Australia and Fiji are family again after Scott Morrison’s visit to the Pacific, ending a diplomatic freeze in place since a 2006 military coup.
Even a stoush over the citizenship of terrorist Neil Prakash could not derail Mr Morrison’s meeting with Fijian Prime Minister Frank Bainimarama.
The pair announced a “vuvale” agreement – named after the Fijian word for family – covering economic, security, cultural and sporting support.
“It’s clear now more than ever that we can put this behind us in the past, letting bygones be bygones,” Mr Bainimarama told reporters in Suva on Thursday.
A key plank of the agreement is allowing Fijian workers to access Australia’s Pacific Labour Scheme, which brings workers into rural areas for up to three years.
“We believe these programs can really provide support to both skill Fijian workers, who will have the opportunity to work in Australia, but also share those skills when they come back and work in Fiji,” Mr Morrison said.
Australia will also spend $84 million training Fijian teachers, and $17 million sending 1000 hours of new Australian television programming each year to Pacific TV networks.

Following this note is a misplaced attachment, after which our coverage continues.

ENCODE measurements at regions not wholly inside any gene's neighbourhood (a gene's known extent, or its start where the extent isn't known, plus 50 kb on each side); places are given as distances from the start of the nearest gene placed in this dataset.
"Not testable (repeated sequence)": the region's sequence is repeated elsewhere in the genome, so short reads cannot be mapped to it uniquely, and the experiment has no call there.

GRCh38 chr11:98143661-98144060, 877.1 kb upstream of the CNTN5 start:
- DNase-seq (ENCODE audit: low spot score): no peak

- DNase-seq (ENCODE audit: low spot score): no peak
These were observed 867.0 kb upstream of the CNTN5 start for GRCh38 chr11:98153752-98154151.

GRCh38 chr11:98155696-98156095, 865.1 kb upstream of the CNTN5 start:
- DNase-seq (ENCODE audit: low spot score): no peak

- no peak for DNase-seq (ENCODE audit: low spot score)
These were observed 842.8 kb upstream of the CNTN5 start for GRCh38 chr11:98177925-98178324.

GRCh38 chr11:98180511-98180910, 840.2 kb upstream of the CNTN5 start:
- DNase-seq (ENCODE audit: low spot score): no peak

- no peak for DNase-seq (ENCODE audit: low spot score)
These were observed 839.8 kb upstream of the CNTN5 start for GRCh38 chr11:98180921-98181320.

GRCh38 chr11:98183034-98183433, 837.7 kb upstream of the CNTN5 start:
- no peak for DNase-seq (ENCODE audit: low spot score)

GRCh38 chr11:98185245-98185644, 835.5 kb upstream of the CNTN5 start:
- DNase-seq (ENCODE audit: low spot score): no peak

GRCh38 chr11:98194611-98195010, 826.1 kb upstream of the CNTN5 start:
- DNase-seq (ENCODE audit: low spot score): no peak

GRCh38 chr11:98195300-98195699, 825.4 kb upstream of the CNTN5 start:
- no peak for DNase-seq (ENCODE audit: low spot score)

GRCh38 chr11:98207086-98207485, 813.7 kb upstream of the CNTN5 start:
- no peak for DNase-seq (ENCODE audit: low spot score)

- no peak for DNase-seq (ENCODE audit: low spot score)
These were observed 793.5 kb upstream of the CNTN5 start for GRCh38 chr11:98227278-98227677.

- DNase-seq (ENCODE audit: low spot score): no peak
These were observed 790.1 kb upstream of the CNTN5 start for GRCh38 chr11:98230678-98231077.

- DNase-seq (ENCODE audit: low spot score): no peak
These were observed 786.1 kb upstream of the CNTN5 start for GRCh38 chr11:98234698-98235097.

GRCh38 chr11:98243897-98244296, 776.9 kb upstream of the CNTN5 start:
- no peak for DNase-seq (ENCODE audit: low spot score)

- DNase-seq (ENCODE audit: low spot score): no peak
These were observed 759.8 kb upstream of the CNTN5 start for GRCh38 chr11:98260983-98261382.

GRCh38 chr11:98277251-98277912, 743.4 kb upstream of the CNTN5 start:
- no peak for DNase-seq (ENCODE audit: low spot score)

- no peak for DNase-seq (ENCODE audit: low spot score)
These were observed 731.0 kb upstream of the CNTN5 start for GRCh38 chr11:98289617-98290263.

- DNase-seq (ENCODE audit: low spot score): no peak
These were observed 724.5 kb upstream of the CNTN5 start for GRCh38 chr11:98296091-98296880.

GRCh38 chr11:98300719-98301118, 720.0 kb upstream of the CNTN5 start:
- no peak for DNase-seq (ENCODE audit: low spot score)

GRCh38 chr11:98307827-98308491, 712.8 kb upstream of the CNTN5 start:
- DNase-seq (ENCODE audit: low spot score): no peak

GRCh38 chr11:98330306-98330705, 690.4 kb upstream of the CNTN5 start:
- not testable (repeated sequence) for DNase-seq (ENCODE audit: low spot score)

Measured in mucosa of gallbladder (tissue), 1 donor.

Mr Morrison said Home Affairs Minister Peter Dutton’s attempt to cancel ISIS fighter Prakash’s Australian citizenship had not come up.
Melbourne-born Prakash has a Fijian father but Fiji says he is not a citizen.
“This matter had already been dealt with before our meetings today,” Mr Morrison told reporters.
Mr Morrison also brushed off former international development minister Concetta Fierravanti-Wells’ questions about why Australia would saddle Pacific nations with more debt.
Australia has announced a $2 billion Pacific infrastructure loan fund, but Senator Fierravanti-Wells said Island nations already owed $5.5 billion to banks and China.
“I don’t agree with the perspective that she’s offered,” Mr Morrison said.
“That facility is made up of two components – $500 million in grants, not loans… (and) $1.5 billion in concessional finance.”
Senator Fierravanti-Wells said overseas aid funding should be used instead of loans. Australian aid funding has dropped to its lowest level ever under the coalition government.
“The chaos and division inside the coalition continues to undermine Australia’s engagement in the Pacific,” Labor’s foreign affairs spokeswoman Penny Wong said.
As part of the vuvale agreement, Australia will contribute to the travel costs of a Fijian team in a NSW rugby league competition in 2020, and the Fijian netball team’s travel to the July World Cup in the United Kingdom.
Mr Bainimarama was head of the Fijian army when he staged a coup in 2006, before being elected prime minister in 2014.